Hospice Care/Drugs and gout
Hello. My 89 year family member has CHF and is on hospice. They have him on morphine for pain for the gout and he is still in pain. He also takes colchinfine for gout. Also, he is on Feroquel for anxiety. Some of us are concerned about the euthanize effect of the morphine and Feroquel. Are there alternatives drug? Thanks for any help!
Thank you for writing to me. I will try to answer your questions.
First, the two drugs you mention are "Seroquel" and "Colchicine." Both are fairly old drugs (which is a good thing) with well known side effects. Taken together, Seroquel and morphine can make a person dizzy and make thinking a little less clear, or both, but not under usual doses. They wouldn't have any "euthanizing" (death-causing) effects. You mention that the patient still has pain. Pain should be addressed. If the pain is related to the CHF (which is extremely unlikely), the hospice should provide more medication and other interventions. If it is related to his gout, his pain should be addressed by primary care provider or whichever physician (or nurse practitioner or physician's assistant) usually cares for his gout.
There are other drugs for pain and anxiety, although morphine is the best pain reliever and helps a lot with anxiety, especially if the anxiety is caused or made worse by pain. Seroquel is a little unusual for anxiety, but this is a medication given more often for things like certain mental illnesses. If someone has been taking it for a while, for example to help with symptoms of a mental illness, it's not a good idea to stop it. Another consideration is also whether there are people in the family or among the caregivers (who might be friends, for example) who might enjoy sharing a patient's medication. Many medications that are very effective for anxiety also have a high street value. Seroquel is not all that pleasant, though it is effective--and it has no street value at all. Colchicine has no street value at all, either. So these are some reasons why these drugs are being prescribed.
No one in hospice ever intends to shorten life or delay death. Hospice is all about quality of life, and therefore about management of symptoms like pain. If we must choose between being pain free or living a day longer, we will always choose to prevent pain. For one thing, we cannot know whether the patient will die a day sooner or a day later, but we certainly know if they are hurting. Hospice also doesn't worry about whether a patient will become "addicted" to the medications we give--to be very direct, they aren't going to be around long enough for that to be a problem!
Patients with breathing problems severe enough to qualify for hospice services often feel breathless and that can make them anxious, which is why anti-anxiety medications are prescribed. Gout and pain, however, are not usually associated with CHF. In hospice, the medications that are covered are those associated with the hospice diagnosis (in this case, CHF). Morphine can make breathing easier, so that makes sense. However, the colchicine doesn't fit. The one exception where medication for pain is covered, no matter what the source of the pain is, is cancer. If a hospice patient has little pain, falls and breaks a leg, and has more pain from the broken leg, hospice will provide the extra pain medication.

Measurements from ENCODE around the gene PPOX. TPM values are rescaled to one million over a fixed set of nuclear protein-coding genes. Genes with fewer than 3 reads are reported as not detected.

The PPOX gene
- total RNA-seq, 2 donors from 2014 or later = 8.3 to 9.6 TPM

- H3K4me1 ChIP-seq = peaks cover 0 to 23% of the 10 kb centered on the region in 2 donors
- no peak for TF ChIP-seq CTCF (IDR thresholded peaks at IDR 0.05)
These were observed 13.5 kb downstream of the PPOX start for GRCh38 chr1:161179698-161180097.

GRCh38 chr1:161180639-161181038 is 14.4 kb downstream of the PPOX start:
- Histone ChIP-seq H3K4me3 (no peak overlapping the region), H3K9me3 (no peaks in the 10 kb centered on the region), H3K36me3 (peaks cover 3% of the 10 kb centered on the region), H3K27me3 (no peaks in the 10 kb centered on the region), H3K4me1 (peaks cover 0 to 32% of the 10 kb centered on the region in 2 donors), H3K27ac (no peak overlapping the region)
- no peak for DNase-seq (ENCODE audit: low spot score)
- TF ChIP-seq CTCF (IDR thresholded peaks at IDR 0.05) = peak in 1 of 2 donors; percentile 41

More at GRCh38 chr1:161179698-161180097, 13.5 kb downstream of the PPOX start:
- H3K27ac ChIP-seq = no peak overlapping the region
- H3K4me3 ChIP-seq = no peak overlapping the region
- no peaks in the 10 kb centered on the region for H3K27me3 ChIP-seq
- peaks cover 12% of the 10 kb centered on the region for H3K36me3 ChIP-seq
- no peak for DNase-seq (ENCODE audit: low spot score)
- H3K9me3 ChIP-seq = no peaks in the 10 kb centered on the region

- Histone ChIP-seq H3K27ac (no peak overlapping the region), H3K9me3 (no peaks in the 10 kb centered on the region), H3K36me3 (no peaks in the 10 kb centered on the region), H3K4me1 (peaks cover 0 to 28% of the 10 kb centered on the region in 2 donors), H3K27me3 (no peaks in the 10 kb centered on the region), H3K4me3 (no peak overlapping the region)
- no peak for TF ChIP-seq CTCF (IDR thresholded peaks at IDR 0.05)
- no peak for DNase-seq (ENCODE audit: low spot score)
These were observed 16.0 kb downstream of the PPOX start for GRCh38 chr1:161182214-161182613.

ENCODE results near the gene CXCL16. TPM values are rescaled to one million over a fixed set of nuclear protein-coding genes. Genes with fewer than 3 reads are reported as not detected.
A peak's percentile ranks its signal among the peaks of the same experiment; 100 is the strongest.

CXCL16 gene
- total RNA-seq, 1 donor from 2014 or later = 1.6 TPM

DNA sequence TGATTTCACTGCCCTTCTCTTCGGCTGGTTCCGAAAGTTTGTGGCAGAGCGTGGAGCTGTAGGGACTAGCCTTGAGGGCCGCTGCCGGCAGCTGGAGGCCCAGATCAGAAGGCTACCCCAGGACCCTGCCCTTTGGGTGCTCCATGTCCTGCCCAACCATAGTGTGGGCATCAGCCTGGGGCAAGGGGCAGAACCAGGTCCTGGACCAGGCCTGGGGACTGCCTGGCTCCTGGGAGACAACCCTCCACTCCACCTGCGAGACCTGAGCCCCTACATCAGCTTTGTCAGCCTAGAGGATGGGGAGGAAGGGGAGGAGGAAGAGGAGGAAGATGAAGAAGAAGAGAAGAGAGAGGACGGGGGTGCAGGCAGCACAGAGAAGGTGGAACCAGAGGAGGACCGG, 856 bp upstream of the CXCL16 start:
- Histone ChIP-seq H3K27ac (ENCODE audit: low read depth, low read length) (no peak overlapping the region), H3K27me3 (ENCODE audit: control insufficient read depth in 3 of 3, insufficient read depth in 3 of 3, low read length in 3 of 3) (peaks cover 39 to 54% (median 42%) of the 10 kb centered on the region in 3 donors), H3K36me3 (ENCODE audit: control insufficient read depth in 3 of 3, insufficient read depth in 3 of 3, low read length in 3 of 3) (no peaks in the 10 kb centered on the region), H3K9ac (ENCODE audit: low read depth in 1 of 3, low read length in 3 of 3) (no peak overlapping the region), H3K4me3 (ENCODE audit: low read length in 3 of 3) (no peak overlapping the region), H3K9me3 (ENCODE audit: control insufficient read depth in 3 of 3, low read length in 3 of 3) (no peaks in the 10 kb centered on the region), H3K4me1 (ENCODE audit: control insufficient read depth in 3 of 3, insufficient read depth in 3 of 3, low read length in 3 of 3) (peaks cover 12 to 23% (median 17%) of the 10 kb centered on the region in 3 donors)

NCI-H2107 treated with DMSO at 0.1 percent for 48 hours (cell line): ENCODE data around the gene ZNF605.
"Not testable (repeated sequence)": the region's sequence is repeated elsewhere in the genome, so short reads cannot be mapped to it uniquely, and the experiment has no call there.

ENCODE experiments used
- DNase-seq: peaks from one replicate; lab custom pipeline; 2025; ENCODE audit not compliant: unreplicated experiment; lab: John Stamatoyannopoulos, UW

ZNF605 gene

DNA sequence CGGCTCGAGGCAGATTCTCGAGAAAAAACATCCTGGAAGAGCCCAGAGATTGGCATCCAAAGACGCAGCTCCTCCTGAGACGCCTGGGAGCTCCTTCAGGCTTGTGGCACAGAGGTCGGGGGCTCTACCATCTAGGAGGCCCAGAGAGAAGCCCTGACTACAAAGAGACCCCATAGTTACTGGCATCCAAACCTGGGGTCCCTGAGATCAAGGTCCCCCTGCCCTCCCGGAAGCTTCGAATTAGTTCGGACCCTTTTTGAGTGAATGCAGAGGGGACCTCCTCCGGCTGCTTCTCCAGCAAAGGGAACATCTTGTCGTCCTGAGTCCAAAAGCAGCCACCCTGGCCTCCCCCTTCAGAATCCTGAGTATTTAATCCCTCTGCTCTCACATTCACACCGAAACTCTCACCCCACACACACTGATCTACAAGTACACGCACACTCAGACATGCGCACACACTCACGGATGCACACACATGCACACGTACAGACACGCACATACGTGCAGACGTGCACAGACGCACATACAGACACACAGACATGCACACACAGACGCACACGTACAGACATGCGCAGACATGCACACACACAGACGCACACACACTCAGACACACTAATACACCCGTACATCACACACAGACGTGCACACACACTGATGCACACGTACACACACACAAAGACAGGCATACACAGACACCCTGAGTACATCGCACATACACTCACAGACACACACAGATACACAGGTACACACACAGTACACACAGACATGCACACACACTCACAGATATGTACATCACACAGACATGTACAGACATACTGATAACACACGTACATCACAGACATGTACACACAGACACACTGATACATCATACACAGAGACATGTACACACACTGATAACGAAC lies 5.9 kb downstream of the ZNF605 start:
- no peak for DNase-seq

Receiving hospice care doesn't mean patients don't get care for their other problems, it just means that their primary care provider or other physician would provide the care (including prescriptions) for those problems that are not related to the hospice diagnosis. Primary care providers and hospice physicians typically maintain a close working relationship because of the potential for side effects if each prescribes but doesn't know what the other doctor has ordered.
Here is my suggestion: Discuss your concerns with the family who in turn, along with the patient, if they agree and they are concerned, they should talk with the hospice nurse about medication interactions. If the patient and the family aren't concerned, or disagree with you, they have "veto" power, so to speak. In that case, if you truly have concerns, you have two options. One, you can call and speak with the hospice physician yourself. They will not and should not even say if the person is a patient there, unless there is a signed release that says they can talk to you. But that doesn't prevent you from expressing your concerns. They can receive all kinds of information. They just can't give any out. Two, you can call your local office of Adult Protective Services. They can take down the information you provide. I must stress, the second option is if you feel that the patient is being hurt or neglected. Those are the issues that concern APS.
Bottom line: if the patient and immediate family are worried, they should talk to the hospice nurse. In any case, the continued pain must be soothed.
Thank you for writing. I hope I've helped. Good luck to you!